“I don’t want no teenage queen/ I just want my M14 … ” Military film buffs will instantly recognize those two lines as part of a running cadence from the boot camp sequence of Stanley Kubrick’s 1987 Vietnam War film classic Full Metal Jacket. The cadence is led by the hardcore U.S. Marine Corps Gunnery Sergeant Hartman, in turn, portrayed by the late great real-life GySgt R. Lee Ermey. Though R. Lee was actually medically retired as a Staff Sergeant in 1972 but received an honorary promotion to Gunny in 2002. Ironically, by the time the film’s protagonist, J.T. “Joker” Davis (portrayed by Matthew Modine), and his fellow surviving recruits arrive in Vietnam just in time for the 1968 Tet Offensive, their M14 battle rifles have been supplanted by the oh-so-controversial M16. In real life, though the U.S. Army and Marine alike indeed replaced the M14 with the M16 as the standard issue infantry rifle during the course of the Vietnam War, at least one elite U.S. military unit has retained the more powerful M14: the Navy SEALs.
Birth of a Battle Rifle
The M14 battle rifle needs no introduction for hardcore military history buffs and firearms enthusiasts, but for those who are new to the subject, at least a brief rundown is in order. The weapon is a magazine-fed, gas-operated semi-automatic 7.62x51mm NATO (.308 caliber) rifle, capable of both semiautomatic and full-auto fire, with a cyclic rate of fire of 700 – 750 rounds in the latter mode. Muzzle velocity is 2,800 feet per second, while the rifle has a maximum effective range of 500 yards and a maximum overall range of 3,275 yards. The overall length of the rifle is 44.14 inches with a barrel length of 22 inches. The weapon weighs 9.2 pounds empty and 10.7 lb with a fully loaded magazine.
The weapon was designed in 1954 and officially became the standard-issue rifle for the U.S. Armed Forces from 1959 to 1964, thus replacing the legendary M1 Garand. Over 1 million units were produced during that relatively brief span of time.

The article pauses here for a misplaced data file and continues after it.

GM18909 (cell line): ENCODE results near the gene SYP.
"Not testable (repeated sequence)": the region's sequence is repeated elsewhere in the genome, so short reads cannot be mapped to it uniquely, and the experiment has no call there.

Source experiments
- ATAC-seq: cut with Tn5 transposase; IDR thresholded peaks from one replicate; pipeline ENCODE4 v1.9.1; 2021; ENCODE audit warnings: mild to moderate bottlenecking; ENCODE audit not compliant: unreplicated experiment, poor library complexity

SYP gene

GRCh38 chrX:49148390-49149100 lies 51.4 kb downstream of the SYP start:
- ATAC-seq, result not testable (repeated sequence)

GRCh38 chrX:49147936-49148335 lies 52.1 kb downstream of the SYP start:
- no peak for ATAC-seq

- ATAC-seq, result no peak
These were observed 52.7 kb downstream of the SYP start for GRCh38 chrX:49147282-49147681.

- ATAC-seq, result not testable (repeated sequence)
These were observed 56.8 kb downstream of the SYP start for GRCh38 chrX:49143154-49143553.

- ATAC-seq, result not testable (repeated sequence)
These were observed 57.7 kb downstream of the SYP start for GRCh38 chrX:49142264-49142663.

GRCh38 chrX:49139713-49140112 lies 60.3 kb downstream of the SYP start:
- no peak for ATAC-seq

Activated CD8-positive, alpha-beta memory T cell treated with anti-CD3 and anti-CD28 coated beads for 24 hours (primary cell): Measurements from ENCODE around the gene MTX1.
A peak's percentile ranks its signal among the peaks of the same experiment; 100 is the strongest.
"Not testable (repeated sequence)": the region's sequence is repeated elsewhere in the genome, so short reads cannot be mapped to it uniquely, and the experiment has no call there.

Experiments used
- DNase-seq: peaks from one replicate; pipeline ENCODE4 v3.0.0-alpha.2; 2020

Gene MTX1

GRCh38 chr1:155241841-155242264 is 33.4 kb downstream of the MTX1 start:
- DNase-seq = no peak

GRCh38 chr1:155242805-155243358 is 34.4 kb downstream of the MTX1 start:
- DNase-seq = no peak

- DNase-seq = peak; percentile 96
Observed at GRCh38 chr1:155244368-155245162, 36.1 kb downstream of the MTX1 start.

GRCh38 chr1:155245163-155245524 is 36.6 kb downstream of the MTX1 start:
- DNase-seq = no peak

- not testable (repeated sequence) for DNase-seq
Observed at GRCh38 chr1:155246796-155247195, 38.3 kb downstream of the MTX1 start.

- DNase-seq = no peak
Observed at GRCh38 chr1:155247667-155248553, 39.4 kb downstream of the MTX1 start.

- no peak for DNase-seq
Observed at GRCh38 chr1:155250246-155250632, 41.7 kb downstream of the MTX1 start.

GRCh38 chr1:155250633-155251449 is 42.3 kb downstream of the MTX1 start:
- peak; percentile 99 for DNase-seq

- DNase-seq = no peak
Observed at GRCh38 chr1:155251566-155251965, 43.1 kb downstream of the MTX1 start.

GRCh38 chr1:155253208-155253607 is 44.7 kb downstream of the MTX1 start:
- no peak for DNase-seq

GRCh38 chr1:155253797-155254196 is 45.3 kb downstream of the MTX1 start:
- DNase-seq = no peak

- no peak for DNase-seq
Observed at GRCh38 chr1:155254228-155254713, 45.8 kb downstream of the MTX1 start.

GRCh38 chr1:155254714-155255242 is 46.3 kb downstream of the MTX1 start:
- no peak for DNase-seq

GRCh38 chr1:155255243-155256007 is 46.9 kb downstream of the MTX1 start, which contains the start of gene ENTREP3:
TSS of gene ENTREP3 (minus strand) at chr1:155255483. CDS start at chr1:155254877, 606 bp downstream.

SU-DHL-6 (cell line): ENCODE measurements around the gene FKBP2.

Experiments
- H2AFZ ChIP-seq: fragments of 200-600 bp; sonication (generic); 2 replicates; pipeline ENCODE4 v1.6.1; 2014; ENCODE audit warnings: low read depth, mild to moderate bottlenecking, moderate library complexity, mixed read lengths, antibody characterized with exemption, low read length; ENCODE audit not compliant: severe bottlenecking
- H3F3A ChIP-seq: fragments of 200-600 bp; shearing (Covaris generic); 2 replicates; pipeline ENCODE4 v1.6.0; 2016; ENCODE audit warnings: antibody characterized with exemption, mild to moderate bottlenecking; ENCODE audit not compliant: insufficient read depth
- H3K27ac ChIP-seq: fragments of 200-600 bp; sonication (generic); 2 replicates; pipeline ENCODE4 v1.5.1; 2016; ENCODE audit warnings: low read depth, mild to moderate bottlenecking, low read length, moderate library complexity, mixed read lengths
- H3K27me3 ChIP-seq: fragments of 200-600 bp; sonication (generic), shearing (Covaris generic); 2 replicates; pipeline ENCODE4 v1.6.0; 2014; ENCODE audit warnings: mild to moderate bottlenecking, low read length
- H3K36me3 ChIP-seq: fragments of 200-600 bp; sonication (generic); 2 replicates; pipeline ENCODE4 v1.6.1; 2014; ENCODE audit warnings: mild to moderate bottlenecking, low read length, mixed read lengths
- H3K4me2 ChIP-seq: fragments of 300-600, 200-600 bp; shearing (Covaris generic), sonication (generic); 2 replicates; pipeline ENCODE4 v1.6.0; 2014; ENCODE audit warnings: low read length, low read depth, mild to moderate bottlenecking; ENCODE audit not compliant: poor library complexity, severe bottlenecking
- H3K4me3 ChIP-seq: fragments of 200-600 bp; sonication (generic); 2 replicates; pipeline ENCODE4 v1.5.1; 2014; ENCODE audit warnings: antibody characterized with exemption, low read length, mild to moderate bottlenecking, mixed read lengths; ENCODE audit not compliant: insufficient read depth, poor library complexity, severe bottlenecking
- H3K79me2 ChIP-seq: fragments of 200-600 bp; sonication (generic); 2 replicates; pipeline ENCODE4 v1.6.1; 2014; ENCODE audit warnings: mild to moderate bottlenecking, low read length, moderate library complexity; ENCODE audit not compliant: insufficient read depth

Though General George Patton famously referred to the M1 as “the greatest battle implement ever devised,” it did have one glaring weakness: the “M-1 ping,” i.e. the rifle would eject the empty stripper clip with a loud “ping!” which sent a pretty strong signal to enemy troops that the American GI’s weapon was empty. The M14, with its detachable 20-round box magazine, eliminated that problem. The firearm provided a 150 percent increase in ammunition capacity over the WWII-era weapon.
The M14 soon established a reputation for ruggedness and superb accuracy. Two perceived problems for infantry usage in the jungles of Vietnam were the heavy weight and lack of controllability during full-auto fire, especially compared to the M16, which could carry more rounds in a more lightweight and lower-recoiling platform.
Serving the SEALs
However, for elite SpecOps units like the Navy SEALs, those aforementioned concerns aren’t as pressing, especially when you’re talking about specialized roles as opposed to conventional infantry usage. As noted by the NAVYSEALS.COM webpage:
“Navy SEALs started using modified M14s as sniper rifles as early as Vietnam. They have used them in Afghanistan and Iraq, primarily as designated marksman and sniper rifles. Navy SEALs keep the M14 in inventory due to its excellent accuracy, effectiveness at long range, and strong takedown capabilities of the 7.62mm round.”
However, just like the M16/AR-15/M4 series of rifles, the SEALs’ M14s have not remained frozen in time since 1964. This is most clearly demonstrated by the latest and greatest iteration of the rifle, the Mk 14 Mod 0 Enhanced Battle Rifle (EBR). As the American Special Ops website elaborates:
“The SEALs had been using the venerable M-14 for many years but needed a more compact and lightweight version. The result was the MK 14 Mod O Enhanced Battle Rifle. The EBR adds the following improvements to its M-14 core:
- 18-inch barrel (M14 has a 22-inch barrel)
- a telescopic stock
- a pistol grip for improved ergonomics
- new front sights
- a folding bipod
- a set of Picatinny rails around the barrel allow for the mounting of various accessories such as scopes, torches, laser pointing systems, etc
- lighter materials – the EBR is constructed from lightweight aircraft alloy”
As the SEALs themselves would say, “HOOYAH!”
Christian D. Orr has 33 years of shooting experience, starting at the tender age of 14. His marksmanship accomplishments include: the Air Force Small Arms Ribbon w/one device (for M16A2 rifle and M9 pistol); Pistol Expert Ratings from U.S. Customs & Border Protection (CBP), Immigration & Customs Enforcement (ICE), and the Federal Law Enforcement Training Center (FLETC) Criminal Investigator Training Program (CITP); multiple medals and trophies via the Glock Sport Shooting Foundation (GSSF) and the Nevada Police & Fires Games (NPAF). Chris has been an NRA Certified Basic Pistol Instructor since 2011.